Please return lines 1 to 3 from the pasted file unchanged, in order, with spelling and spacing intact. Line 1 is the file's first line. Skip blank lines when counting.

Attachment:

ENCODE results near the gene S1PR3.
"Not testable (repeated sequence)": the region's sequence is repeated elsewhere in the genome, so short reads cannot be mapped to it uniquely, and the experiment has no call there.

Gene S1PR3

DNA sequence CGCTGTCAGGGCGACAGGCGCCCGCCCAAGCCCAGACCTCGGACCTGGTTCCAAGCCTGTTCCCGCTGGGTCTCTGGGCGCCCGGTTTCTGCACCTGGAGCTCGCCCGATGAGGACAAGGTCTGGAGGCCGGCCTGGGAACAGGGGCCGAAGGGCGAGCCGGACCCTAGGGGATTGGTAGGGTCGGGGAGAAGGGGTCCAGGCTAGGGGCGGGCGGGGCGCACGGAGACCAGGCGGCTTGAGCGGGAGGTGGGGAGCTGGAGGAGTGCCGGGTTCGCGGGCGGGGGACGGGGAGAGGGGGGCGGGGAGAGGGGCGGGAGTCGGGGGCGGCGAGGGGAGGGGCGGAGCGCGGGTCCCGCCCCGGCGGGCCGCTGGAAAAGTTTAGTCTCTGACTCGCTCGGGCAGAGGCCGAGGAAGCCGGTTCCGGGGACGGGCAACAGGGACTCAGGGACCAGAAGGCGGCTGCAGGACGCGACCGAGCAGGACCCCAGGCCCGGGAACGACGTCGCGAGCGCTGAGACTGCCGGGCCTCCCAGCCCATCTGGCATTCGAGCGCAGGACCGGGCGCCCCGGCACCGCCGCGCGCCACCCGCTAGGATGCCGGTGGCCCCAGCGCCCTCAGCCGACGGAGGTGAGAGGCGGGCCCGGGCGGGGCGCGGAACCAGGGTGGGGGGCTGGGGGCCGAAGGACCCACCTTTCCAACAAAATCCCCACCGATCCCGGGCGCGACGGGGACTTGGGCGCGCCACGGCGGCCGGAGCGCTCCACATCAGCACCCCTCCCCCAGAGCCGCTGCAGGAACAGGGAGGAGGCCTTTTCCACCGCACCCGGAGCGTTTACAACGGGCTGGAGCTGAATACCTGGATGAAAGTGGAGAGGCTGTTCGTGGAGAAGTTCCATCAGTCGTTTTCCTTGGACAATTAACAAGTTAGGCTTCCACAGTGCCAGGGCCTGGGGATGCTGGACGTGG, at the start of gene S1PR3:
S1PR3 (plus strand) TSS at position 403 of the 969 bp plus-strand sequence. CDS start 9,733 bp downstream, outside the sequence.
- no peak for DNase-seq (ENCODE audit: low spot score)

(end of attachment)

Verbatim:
ENCODE results near the gene S1PR3.
"Not testable (repeated sequence)": the region's sequence is repeated elsewhere in the genome, so short reads cannot be mapped to it uniquely, and the experiment has no call there.

Gene S1PR3